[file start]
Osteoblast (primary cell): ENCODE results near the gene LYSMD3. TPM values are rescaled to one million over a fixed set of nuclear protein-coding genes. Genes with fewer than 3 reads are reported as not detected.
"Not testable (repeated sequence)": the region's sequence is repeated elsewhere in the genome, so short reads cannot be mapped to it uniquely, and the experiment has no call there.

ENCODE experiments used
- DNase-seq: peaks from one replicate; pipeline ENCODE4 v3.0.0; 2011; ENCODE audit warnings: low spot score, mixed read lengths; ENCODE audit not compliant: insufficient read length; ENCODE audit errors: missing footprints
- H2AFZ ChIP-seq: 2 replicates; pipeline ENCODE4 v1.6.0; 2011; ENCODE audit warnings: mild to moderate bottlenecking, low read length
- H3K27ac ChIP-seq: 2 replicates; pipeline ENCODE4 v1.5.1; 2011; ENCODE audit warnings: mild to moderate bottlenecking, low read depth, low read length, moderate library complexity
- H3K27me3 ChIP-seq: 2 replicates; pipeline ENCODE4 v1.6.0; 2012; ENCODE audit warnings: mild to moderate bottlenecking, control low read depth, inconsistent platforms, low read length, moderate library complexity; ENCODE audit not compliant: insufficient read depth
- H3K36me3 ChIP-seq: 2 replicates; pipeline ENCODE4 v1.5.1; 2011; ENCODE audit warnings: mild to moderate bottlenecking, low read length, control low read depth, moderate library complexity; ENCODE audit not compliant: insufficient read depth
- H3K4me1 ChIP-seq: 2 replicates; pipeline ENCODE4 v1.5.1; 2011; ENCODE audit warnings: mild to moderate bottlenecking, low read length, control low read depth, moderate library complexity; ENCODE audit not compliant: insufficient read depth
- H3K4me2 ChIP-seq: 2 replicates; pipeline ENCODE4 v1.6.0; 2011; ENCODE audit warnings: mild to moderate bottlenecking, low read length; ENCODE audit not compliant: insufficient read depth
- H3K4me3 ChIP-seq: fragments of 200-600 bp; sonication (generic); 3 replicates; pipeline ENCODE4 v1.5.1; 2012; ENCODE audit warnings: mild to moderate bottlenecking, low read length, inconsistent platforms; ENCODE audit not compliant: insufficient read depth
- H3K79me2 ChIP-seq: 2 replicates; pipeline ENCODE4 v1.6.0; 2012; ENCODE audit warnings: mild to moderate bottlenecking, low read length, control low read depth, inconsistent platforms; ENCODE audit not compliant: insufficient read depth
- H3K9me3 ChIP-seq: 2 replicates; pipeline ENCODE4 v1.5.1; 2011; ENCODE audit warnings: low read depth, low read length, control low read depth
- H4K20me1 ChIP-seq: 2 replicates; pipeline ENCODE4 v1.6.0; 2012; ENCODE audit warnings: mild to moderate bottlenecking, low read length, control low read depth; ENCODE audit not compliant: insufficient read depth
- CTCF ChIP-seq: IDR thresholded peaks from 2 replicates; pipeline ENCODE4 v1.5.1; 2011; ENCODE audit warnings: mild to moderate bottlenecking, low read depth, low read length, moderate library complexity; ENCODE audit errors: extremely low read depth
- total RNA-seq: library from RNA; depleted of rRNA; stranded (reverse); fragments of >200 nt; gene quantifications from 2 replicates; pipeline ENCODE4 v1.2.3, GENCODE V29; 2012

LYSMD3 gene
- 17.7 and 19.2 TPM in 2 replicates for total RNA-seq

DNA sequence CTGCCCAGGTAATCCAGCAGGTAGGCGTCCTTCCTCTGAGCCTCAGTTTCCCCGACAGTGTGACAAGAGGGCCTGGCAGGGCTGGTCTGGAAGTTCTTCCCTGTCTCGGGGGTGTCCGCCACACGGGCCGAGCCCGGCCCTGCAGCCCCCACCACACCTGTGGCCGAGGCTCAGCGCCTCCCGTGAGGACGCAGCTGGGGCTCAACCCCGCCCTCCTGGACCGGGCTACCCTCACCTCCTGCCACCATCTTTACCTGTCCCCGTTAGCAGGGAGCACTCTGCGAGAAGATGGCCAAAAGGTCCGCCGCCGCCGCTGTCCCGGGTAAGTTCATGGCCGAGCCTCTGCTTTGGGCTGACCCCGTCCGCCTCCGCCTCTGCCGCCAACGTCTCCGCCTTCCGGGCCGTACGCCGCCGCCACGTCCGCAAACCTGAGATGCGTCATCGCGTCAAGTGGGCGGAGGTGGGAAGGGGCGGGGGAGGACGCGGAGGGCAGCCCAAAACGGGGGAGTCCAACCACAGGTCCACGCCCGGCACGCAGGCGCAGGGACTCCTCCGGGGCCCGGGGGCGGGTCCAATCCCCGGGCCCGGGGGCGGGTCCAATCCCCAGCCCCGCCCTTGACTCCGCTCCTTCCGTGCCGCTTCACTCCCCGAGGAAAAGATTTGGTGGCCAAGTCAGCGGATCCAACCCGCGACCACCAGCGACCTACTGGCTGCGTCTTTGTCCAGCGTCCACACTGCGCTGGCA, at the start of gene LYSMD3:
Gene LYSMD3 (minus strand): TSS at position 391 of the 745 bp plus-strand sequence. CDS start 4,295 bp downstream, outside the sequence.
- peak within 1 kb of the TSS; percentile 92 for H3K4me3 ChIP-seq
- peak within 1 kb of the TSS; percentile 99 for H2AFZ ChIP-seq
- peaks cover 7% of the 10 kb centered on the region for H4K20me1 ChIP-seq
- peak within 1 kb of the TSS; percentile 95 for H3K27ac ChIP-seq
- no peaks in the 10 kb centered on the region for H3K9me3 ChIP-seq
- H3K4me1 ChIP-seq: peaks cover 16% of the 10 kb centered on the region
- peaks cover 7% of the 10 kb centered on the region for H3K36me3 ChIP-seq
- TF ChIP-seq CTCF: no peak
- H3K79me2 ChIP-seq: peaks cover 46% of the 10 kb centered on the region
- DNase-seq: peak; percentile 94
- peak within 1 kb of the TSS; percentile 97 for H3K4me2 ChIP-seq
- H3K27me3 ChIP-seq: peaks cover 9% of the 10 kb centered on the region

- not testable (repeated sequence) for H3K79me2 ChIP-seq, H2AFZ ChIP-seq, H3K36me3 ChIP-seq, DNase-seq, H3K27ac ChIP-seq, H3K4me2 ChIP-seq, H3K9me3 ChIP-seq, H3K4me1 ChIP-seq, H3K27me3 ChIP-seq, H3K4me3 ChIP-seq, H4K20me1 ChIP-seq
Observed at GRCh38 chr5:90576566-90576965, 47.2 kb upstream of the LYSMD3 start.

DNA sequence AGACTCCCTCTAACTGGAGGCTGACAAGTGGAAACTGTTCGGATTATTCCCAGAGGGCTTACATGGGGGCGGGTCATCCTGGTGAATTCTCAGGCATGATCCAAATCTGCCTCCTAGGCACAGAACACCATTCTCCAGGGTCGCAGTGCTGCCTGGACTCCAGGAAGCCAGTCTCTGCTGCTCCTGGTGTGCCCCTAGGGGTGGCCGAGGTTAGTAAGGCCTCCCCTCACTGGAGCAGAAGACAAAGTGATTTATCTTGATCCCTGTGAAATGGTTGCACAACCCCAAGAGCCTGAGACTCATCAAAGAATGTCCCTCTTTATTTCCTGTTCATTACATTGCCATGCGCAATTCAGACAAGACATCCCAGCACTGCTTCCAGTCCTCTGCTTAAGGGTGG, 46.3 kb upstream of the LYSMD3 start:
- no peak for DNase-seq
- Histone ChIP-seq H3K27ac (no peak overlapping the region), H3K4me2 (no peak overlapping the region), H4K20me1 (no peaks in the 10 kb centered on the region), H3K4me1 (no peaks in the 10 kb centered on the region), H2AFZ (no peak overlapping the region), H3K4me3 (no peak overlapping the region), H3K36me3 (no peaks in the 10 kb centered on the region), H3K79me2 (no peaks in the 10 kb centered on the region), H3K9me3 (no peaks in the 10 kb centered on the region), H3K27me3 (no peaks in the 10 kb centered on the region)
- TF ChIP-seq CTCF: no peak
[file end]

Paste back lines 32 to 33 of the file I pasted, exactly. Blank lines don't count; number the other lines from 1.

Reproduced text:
- H3K27me3 ChIP-seq: peaks cover 9% of the 10 kb centered on the region

- not testable (repeated sequence) for H3K79me2 ChIP-seq, H2AFZ ChIP-seq, H3K36me3 ChIP-seq, DNase-seq, H3K27ac ChIP-seq, H3K4me2 ChIP-seq, H3K9me3 ChIP-seq, H3K4me1 ChIP-seq, H3K27me3 ChIP-seq, H3K4me3 ChIP-seq, H4K20me1 ChIP-seq